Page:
In a 2011 YouTube video, criminal defense attorney Geoffrey Saltzstein pitched himself to prospective clients as a straight shooter who would always treat them “with the respect they deserve.”
“What you need is someone who is going to talk straight to you,” said Saltzstein, who was employed at the time as an associate at a small shop in St. Louis Park, the Appelman Law Firm. “I talk straight, and I’m honest and upfront with all my clients.”
But in a per curiam decision disbarring Saltzstein on Wednesday, the Minnesota Supreme Court cast the 39-year old Edina lawyer in a far less flattering light — that of a slick operator who stole tens of thousands of dollars from his clients while they were behind bars and then ignored them.
In addition to misappropriating more than $67,000 from two prison inmates, the court found that Saltzstein had violated “a wide array” of the rules of professional conduct in his dealings with at least four other clients.
Those violations, the court said, included “a pattern of neglect and failure to communicate with clients, entering into improper fee agreements with several clients, and failing to place clients’ funds in trust and properly account for those funds.”
In the case of one jailed client, according to the court, Saltzstein didn’t just steal the client’s money; he also failed to file the brief the money was set aside to pay for, which caused the client to forfeit his appeal.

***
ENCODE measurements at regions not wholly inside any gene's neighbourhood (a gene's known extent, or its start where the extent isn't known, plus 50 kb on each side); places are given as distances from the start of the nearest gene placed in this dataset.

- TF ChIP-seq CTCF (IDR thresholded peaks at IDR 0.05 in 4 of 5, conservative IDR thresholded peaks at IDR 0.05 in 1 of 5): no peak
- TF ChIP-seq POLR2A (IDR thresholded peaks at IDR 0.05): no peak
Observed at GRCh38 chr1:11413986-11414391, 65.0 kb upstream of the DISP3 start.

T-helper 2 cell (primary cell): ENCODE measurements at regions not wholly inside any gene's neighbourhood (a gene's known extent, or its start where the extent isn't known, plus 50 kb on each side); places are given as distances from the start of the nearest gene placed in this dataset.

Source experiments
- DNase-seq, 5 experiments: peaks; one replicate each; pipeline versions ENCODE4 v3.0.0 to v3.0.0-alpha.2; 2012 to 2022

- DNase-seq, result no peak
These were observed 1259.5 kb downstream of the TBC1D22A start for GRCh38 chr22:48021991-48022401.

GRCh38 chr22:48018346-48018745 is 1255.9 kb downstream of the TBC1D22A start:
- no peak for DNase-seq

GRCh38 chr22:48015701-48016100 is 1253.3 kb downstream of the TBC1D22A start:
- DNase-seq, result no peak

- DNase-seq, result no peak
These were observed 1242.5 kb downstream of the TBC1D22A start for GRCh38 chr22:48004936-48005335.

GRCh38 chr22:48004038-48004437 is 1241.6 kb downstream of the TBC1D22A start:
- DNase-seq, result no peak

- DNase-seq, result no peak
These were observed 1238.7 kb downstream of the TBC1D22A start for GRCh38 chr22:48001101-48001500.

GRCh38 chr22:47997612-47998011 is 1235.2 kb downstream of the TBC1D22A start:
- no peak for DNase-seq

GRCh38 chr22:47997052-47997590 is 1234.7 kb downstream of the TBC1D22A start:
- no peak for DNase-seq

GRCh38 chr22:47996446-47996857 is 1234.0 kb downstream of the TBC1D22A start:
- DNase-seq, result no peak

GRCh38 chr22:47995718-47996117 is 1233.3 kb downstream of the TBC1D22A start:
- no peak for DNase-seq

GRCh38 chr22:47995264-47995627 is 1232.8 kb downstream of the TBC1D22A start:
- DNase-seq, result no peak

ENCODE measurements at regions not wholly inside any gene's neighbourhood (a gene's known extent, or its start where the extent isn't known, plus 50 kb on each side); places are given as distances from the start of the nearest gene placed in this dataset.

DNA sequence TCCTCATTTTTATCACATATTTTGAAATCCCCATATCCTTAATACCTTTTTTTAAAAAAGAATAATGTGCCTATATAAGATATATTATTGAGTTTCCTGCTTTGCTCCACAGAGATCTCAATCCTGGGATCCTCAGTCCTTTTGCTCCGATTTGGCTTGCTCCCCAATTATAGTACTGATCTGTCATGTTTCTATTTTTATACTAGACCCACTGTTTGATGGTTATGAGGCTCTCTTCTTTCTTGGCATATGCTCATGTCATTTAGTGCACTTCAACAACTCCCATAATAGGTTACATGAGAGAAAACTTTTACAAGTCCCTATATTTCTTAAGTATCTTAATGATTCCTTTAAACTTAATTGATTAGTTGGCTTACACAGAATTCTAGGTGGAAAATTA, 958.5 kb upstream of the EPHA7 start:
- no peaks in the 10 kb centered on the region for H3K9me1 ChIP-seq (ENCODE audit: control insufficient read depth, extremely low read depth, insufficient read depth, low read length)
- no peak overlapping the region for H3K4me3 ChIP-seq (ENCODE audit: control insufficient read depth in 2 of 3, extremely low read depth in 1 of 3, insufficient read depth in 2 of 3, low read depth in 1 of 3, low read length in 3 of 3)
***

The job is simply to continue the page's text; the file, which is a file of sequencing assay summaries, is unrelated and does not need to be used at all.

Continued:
The court also found that Saltzstein didn’t deliver on a promise to pay $38,000 in premiums on a life insurance policy on behalf of the same incarcerated client.
According to Avery Appelman, Saltzstein worked at his firm for about five years.
In a phone interview, Appelman said was impressed by Saltzstein when they met, saying he came across as “smart, bright, and exceptionally personable.” At the time, Saltzstein, a 2009 graduate of the University of St. Thomas School of Law, was clerking for Hennepin County District Court Judge Philip Bush.
About a year later, Appelman hired Saltzstein.
He said his first inkling that something was amiss came in January 2015 when a client sued the firm, demanding the proceeds of a civil settlement that he had entrusted to Saltzstein while serving out a felony sentence.
Although Saltzstein deposited the $28,000 in a mutual fund, according to the court, he later made a series of unauthorized withdrawals and, in the end, only $1.75 remained in the account.
Appelman said he terminated Saltzstein the same day he was served with the lawsuit, which was later settled confidentially.
“I felt betrayed. I felt humiliated and embarrassed,” said Appelman. “I did what I could to make things right with the clients. But it became abundantly clear that the person I knew Geoff to be is not who he is.”
After conducting a forensic accounting and uncovering additional evidence of malfeasance, Appelman said he submitted a complaint to the Office of Lawyers Professional Responsibility.
He praised Bing Tuong, the assistant director at the OLPR who lead the disciplinary investigation in Saltzstein.
Appelman said at least two of Saltzstein’s former clients hope to see him prosecuted, and he plans to present evidence to Edina police in coming weeks. In Appelman’s view, there is enough to merit a charge of felony theft-by-swindle.